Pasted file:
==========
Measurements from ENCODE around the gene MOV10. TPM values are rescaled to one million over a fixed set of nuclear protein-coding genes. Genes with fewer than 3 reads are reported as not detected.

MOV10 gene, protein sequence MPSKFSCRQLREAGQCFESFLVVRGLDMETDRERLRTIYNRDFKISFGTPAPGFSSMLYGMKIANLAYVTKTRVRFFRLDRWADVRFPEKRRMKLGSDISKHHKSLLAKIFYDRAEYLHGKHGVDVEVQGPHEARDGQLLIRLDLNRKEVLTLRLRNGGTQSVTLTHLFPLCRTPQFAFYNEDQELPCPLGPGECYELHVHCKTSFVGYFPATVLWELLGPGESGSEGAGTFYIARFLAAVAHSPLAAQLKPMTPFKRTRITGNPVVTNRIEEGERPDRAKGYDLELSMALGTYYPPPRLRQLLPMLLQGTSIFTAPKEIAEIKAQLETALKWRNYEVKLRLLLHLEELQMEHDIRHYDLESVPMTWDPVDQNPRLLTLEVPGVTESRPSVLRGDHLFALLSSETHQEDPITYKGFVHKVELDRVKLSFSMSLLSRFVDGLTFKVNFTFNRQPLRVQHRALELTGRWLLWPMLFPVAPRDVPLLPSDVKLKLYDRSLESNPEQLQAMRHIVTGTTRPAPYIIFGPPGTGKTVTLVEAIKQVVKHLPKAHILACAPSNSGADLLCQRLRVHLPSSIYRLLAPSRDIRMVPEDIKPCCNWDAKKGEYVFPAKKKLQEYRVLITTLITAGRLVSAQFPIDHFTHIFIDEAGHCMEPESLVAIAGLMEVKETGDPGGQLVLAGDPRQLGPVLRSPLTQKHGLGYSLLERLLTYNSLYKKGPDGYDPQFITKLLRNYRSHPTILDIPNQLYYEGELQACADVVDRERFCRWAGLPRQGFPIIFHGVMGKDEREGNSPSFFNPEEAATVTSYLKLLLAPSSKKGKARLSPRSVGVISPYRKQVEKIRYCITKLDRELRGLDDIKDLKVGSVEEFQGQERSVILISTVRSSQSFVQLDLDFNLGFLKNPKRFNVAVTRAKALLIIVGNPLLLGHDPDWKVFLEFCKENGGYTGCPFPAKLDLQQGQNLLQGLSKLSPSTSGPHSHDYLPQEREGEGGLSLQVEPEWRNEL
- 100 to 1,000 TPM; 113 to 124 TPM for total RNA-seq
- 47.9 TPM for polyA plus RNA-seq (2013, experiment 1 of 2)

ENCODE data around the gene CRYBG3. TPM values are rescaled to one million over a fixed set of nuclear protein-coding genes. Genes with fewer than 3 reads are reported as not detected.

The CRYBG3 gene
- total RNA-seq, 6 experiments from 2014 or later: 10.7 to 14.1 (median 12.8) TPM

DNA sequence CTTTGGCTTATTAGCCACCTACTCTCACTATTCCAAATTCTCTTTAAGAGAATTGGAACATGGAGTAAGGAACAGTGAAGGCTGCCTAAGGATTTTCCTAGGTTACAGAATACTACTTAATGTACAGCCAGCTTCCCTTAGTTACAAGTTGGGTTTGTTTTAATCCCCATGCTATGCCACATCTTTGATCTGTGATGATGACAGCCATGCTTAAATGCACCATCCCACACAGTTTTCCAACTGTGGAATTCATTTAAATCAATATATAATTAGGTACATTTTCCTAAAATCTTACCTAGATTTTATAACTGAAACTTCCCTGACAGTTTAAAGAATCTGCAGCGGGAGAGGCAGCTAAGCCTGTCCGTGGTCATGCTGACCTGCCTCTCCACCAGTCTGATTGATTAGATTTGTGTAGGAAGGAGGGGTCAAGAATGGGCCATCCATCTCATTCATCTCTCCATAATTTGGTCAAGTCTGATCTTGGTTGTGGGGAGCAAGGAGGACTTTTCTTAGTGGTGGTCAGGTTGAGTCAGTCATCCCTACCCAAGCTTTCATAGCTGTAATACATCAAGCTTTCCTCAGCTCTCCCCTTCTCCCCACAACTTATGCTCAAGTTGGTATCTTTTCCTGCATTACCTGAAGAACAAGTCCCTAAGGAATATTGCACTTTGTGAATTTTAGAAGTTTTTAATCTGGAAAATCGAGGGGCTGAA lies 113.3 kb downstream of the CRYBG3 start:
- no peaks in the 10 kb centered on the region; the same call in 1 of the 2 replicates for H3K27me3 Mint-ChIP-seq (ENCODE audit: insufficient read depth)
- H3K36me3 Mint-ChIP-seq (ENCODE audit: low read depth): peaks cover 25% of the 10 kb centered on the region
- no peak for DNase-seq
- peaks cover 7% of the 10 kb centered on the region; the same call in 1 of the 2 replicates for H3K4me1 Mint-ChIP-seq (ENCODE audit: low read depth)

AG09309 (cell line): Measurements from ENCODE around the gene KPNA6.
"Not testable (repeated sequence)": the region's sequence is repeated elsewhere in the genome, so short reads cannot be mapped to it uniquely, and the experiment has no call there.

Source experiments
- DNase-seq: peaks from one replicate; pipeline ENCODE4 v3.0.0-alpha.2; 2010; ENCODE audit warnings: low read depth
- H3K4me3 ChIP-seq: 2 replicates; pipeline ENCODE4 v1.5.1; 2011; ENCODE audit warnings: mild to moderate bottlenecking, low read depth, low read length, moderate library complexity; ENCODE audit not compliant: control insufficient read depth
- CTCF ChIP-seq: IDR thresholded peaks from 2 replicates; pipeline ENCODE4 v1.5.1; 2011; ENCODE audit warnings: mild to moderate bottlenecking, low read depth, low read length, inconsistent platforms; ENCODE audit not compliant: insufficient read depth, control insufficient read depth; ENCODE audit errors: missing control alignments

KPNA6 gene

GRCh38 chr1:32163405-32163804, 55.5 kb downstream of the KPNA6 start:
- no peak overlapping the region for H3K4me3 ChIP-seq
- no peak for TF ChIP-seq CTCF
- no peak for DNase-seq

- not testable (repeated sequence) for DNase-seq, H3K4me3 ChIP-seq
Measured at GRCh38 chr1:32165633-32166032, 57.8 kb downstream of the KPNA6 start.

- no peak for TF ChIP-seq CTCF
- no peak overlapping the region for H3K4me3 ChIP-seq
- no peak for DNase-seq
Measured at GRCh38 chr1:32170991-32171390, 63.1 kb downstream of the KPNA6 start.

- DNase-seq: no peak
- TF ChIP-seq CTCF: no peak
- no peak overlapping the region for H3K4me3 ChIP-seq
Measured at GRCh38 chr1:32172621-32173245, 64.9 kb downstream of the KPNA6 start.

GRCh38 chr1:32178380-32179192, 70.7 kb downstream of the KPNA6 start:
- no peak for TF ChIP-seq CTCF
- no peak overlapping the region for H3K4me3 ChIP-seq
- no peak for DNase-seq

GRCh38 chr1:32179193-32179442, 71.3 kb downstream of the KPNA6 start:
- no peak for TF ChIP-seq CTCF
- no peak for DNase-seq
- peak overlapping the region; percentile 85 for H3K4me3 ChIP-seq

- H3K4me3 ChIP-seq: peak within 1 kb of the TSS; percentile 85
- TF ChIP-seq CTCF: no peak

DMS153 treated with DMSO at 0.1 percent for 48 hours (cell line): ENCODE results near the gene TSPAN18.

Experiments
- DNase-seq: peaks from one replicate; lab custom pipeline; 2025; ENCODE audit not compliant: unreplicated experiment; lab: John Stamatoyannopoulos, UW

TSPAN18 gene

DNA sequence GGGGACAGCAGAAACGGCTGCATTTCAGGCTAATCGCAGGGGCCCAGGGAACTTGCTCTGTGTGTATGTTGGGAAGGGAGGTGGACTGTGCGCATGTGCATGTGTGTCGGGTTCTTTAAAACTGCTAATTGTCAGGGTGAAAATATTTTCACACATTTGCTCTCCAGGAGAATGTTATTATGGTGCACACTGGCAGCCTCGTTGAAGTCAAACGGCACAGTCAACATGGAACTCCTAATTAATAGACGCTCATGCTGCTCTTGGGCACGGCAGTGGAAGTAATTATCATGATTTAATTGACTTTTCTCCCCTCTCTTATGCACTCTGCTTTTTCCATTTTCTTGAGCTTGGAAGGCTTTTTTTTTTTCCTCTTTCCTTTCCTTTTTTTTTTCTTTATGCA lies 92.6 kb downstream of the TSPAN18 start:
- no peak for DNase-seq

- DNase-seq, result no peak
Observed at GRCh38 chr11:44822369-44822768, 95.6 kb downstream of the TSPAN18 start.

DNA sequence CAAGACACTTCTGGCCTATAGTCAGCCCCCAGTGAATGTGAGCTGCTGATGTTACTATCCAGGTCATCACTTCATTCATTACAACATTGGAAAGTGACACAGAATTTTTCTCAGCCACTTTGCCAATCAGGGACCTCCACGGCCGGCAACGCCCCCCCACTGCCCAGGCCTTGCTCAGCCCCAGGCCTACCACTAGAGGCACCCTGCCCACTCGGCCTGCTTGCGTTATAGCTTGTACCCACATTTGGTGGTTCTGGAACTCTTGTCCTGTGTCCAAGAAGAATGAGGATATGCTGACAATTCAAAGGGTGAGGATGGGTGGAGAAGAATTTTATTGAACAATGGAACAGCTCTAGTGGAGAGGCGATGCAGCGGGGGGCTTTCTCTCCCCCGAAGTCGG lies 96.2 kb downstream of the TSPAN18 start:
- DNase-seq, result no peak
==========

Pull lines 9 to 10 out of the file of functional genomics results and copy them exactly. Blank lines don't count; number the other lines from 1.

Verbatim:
- no peaks in the 10 kb centered on the region; the same call in 1 of the 2 replicates for H3K27me3 Mint-ChIP-seq (ENCODE audit: insufficient read depth)
- H3K36me3 Mint-ChIP-seq (ENCODE audit: low read depth): peaks cover 25% of the 10 kb centered on the region